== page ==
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‘Nanovember’ aims to highlight growing role of nanotechnology in society

Boston University chemistry professor Dr. Ramesh Jasti speaks about nanoscience during day one of the week-long event, "NANOvember," in the Photonics Center Monday evening. RACHEL SCHOWALTER/DFP STAFF

Monday marked the beginning of Nanovember, a week-long lecture series organized to raise awareness about nanotechnology and to dispel any myths that may exist about its use, Boston University Students for the Advancement of Nanotechnology members said.

Hosted by SANT, Nanovember features four lectures by BU professors and a Brown University doctorate student. The art exhibition will showcase pictures of BU professors’ research in nanotechnology to combine the world of art and science, said College of Engineering junior Jyotsna Singh, the SANT secretary.

“Nanotechnology is a booming field,” she said.

Assistant chemistry professor Ramesh Jasti said he held a lecture Monday about nanoscience from the perspective of a synthetic organic chemist. His laboratory students work to synthesize molecular structures with applications in nanotechnology, he said.

“The fun with nanoscience is that it is such a new field and therefore there is so much to be discovered,” Jasti said. “I would encourage undergraduate students to seek out experiences in research groups and get a sense for science outside of the classroom.”

The lecture series aimed to expose students to more than what they would see in their typical classes, Jasti said.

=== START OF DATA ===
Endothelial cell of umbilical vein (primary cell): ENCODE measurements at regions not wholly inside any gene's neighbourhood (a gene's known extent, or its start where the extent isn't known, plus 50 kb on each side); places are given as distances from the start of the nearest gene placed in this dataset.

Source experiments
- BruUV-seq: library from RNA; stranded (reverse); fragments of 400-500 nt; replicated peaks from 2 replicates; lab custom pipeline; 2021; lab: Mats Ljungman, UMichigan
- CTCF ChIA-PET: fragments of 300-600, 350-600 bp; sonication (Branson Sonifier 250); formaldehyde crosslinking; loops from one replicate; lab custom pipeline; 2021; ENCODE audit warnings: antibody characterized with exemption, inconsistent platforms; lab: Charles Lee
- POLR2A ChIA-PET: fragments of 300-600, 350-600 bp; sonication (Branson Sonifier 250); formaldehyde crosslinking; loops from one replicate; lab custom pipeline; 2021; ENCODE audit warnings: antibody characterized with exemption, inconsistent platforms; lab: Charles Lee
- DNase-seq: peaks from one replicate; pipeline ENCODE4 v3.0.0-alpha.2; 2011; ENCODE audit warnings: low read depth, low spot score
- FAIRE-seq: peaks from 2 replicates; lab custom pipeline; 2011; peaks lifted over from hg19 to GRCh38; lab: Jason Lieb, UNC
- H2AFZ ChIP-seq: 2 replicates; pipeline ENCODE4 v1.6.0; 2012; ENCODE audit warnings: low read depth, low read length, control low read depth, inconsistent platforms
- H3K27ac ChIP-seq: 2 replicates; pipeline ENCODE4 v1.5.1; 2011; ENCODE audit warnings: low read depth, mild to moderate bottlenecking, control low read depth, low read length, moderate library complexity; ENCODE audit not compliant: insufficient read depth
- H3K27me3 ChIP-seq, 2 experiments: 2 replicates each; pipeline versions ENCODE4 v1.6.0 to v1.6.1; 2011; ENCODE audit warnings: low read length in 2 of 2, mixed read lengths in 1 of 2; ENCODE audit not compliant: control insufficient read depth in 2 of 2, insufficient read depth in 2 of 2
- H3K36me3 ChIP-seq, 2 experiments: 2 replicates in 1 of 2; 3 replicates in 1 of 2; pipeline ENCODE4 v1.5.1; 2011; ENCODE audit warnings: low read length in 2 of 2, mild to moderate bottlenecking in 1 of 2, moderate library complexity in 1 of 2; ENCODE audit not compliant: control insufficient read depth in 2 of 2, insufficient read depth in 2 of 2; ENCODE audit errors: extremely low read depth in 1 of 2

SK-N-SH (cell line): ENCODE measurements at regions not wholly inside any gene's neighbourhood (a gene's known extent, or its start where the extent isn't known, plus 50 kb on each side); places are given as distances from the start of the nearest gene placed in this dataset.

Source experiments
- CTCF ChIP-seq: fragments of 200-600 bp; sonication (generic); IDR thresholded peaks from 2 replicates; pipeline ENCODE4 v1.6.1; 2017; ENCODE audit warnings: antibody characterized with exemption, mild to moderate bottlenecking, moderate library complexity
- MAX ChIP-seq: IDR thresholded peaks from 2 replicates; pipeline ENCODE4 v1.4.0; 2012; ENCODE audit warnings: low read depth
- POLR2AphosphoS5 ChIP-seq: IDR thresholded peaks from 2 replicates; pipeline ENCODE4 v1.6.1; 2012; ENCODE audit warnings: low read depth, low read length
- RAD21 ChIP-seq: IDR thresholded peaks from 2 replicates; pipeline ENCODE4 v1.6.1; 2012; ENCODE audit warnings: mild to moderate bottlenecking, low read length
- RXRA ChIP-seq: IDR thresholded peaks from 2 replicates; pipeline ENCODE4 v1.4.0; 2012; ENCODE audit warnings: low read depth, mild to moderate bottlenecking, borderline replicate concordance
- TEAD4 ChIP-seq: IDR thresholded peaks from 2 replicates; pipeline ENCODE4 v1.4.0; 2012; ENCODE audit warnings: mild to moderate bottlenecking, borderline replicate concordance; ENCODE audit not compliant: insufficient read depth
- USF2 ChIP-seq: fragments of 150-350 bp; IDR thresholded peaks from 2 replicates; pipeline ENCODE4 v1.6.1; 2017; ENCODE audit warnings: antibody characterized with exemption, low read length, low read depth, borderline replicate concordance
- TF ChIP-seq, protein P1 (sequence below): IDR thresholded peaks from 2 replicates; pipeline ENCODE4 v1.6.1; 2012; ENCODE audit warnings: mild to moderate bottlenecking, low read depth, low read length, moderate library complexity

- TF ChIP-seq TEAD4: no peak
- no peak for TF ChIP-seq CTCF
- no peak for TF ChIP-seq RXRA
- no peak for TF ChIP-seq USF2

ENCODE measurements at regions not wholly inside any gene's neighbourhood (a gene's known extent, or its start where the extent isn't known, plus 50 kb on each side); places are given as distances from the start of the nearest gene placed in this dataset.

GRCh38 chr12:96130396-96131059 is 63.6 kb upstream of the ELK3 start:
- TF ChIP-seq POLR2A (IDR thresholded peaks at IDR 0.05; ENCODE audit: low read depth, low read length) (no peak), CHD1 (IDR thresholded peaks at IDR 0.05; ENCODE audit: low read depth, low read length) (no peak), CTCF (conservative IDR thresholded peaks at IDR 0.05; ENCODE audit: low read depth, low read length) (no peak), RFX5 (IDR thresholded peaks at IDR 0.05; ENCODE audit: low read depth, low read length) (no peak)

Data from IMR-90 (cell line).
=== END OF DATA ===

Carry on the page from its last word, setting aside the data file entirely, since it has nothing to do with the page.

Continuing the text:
“I anticipate that nanoscience will have a dramatic impact on society. Therefore, it seems logical and natural to let students know of the advances going on at their own institution,” he said.

The Nanovember series will feature a lecture on Tuesday by Aaron Laroque, a post-doctorate student at Brown University, about his work in biomedical engineering, Singh said. Other lectures include assistant electrical and computer engineering professor Ajay Joshi’s research on nanoscale memristor technology and assistant medical engineering professor Dan Cole’s research on carbon nanotubes and their impact on nanoelectronic devises.

“Even if students do not choose this field as one they wish to work in, undoubtedly they will have contact during their careers with others that do, such as in biotechnology and new medical treatments,” Cole said. “By being more informed, then they will be able to interact more effectively.”

ENG freshman Bethany Moore said that she is attending Nanovember to explore what opportunities will be available for her later in her undergraduate years. She said her interest in nanotechnology sparked in middle school when the school’s First Lego League introduced it.

As president of the SANT group, College of Arts and Sciences senior Kyle Barrett said that he sees that most people do not think of nanotechnology as part of something larger than nanoscience, even though it applies to agricultural sciences, mechanical sciences and other fields.

SANT Vice President Venkata Yelleswarapu, an ENG sophomore, said that while ENG offers a concentration in nanotechnology, students do not seem aware of the power nanotechnology will have in the future.

“Working on such a small scale gives many compounds completely new properties that can be modified for functions in fields such as medicine, materials, communication, et cetera,” Yelleswarapu said. “We believe that BU students should be on top of this upcoming revolution and lead the changes to come.”

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